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Facial creation: using compositing to conceal identity

Shrimpton, SL (2018) Facial creation: using compositing to conceal identity. Doctoral thesis, Liverpool John Moores University.

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Abstract

This study focused on the creation of new faces by compositing features from donor face photographs together that provide a way to generate new face identities. However, does the act of compositing conceal the identity of the donor faces? Two applications of these created faces require donor face identities to remain concealed: Covert social media profiles provide a way for investigating authorities to survey online criminal activity and, as such, a false online identity, including face image, is required. Compositing features/face parts from various donor face photographs could be used to generate new face identities. Face donor photographs are also used for the ‘texturing’ of facial depictions to reconstruct an image of how a person might appear. This study investigated whether compositing unknown face features onto known familiar faces (celebrities and lecturers) was sufficient to conceal identity in a face recognition task paradigm. A first experiment manipulated individual features to establish a feature saliency hierarchy. The results of this informed the order of feature replacement for the second experiment, where features were replaced in a compound manner to establish how much of a face needs to be replaced to conceal identity. In line with previous literature, the eyes and hair were found to be highly salient, with the eyebrows and nose the least. As expected, the more features that are replaced, the less likely the face was to be recognised. A theoretical criterion point from old to new identity was found for the combined data (celebrity and lecturer) where replacing at least two features resulted in a significant decrease in recognition. Which feature was being replaced was found to have more of an effect during the middle part of feature replacement, around the criterion point, where the eyes were more important to be replaced than the mouth. Celebrities represented a higher level of familiarity and, therefore, may be a more stringent set of results for practical use, but with less power than the combined data to detect changes. This would suggest that at least three features (half the face) need to be replaced before recognition significantly decreases, especially if this includes the more salient features in the upper half of the face. However, once all six features were replaced, identity was not concealed 100% of the time, signifying that feature replacement alone was not sufficient to conceal identity. It is completely possible that residual configural and contrast information was facilitating recognition, and, therefore, it is likely that manipulations, such as these, are also needed in order to conceal identity.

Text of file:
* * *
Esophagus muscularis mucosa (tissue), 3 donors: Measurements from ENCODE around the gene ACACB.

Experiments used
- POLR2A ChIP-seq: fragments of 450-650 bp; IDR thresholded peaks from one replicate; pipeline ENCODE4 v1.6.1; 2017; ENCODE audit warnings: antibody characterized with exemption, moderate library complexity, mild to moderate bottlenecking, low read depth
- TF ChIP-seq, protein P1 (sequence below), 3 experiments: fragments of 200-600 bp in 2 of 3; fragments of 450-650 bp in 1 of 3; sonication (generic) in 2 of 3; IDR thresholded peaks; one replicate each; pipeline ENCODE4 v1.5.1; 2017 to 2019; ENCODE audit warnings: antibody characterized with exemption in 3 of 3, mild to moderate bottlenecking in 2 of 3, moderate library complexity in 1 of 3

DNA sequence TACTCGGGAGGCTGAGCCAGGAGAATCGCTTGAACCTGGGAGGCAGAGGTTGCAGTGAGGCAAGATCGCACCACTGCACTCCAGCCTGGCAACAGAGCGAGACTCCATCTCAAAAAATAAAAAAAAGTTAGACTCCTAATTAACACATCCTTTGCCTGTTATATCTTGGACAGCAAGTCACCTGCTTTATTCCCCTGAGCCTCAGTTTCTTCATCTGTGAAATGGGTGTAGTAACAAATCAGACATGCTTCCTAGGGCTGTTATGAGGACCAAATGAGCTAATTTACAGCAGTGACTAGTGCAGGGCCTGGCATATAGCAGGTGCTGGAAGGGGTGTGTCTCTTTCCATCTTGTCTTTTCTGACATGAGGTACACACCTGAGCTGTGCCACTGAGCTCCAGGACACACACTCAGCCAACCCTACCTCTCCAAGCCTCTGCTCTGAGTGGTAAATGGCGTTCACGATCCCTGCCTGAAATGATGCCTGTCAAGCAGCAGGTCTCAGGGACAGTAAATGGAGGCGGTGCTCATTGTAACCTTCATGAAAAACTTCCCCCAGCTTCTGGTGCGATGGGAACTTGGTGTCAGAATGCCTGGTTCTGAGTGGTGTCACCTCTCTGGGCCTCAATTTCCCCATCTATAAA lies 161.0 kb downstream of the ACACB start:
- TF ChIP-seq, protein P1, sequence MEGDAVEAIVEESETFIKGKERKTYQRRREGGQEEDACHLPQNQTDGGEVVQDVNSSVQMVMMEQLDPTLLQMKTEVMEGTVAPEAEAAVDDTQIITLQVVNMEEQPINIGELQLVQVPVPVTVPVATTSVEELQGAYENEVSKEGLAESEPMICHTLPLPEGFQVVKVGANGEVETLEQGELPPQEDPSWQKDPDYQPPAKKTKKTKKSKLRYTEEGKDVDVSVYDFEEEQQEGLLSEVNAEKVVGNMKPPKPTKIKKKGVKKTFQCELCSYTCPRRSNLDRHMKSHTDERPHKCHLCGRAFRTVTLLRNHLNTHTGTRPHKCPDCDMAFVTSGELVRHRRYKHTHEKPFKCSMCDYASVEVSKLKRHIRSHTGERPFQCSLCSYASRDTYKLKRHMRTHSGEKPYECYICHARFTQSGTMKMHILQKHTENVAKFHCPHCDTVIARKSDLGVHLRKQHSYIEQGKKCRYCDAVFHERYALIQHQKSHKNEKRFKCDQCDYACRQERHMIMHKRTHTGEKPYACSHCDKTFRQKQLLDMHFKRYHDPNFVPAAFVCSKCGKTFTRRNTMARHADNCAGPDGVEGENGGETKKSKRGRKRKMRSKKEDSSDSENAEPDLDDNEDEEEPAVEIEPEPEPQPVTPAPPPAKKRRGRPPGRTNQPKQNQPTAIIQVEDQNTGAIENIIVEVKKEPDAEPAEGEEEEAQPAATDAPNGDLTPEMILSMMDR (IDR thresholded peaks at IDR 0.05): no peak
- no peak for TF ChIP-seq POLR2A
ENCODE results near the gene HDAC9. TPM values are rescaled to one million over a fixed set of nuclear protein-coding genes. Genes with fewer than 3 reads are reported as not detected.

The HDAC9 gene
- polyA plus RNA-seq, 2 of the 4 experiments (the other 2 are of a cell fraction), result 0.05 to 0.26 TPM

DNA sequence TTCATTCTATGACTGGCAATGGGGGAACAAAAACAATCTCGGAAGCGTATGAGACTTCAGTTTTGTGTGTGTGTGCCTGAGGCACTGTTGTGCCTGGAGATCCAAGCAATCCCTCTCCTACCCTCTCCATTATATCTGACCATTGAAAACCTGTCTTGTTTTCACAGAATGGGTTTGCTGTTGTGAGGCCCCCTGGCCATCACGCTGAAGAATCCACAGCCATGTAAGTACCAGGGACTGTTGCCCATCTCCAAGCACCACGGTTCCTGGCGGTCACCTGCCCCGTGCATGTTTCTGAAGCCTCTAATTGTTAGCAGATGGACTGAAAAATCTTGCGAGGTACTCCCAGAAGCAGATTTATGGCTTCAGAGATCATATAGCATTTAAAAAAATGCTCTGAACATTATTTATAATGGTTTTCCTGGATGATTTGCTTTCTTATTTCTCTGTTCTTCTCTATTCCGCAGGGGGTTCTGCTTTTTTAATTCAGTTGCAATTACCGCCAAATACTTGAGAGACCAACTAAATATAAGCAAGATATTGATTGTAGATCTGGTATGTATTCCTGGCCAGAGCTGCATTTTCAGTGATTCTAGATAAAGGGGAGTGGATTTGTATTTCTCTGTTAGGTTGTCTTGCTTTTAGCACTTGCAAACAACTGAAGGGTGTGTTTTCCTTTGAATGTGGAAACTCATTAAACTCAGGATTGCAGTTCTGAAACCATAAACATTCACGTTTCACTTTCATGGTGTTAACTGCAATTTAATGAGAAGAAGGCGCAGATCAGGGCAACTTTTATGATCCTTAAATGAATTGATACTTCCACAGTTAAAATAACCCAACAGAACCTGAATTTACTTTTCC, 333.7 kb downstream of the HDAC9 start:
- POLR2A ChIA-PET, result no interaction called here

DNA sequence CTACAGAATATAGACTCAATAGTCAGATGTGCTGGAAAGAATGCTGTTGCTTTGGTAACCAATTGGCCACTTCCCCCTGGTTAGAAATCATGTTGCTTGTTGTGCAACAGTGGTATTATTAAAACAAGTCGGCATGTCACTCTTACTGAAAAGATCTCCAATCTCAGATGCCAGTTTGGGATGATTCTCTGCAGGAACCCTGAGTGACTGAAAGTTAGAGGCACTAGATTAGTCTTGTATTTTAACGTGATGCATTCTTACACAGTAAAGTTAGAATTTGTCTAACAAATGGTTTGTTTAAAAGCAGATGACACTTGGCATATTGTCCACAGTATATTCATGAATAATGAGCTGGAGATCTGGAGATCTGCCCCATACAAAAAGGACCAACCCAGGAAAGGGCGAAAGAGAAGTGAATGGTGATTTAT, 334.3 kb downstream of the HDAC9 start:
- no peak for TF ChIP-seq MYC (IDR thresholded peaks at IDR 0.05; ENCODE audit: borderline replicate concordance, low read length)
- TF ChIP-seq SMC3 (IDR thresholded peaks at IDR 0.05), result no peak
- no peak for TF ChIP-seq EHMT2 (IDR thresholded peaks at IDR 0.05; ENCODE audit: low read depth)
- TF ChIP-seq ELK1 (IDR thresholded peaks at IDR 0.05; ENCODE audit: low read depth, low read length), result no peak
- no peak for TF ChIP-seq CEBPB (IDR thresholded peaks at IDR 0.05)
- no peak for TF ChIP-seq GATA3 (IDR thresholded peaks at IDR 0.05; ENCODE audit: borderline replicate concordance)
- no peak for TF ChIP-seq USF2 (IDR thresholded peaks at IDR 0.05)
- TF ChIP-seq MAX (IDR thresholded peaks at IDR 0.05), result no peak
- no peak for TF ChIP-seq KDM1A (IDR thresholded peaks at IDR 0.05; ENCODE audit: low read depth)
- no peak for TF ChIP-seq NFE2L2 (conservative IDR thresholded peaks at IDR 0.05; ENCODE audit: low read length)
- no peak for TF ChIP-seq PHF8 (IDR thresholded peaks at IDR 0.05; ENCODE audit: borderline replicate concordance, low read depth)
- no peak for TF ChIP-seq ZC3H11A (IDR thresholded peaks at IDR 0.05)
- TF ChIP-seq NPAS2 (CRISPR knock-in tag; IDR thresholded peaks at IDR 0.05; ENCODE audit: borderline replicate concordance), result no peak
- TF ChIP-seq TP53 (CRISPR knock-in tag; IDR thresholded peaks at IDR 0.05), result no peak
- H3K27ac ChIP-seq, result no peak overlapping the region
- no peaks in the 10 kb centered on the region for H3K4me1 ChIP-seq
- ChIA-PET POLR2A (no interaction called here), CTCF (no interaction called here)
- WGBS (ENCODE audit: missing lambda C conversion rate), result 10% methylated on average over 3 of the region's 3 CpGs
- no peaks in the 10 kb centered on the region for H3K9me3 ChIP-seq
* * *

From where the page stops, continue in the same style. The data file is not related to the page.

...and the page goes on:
Item Type: Thesis (Doctoral)
Uncontrolled Keywords: compositing; face recognition; facial identification
Subjects: N Fine Arts > N Visual arts (General) For photography, see TR
Q Science > QA Mathematics > QA76 Computer software
Divisions: Liverpool School of Art and Design
Date Deposited: 05 Jul 2018 13:59
Last Modified: 06 Jul 2018 07:28
DOI or Identification number: 10.24377/LJMU.t.00008919
Supervisors: Wilkinson, C, Frowd, C and Rowland, C
URI: http://researchonline.ljmu.ac.uk/id/eprint/8919

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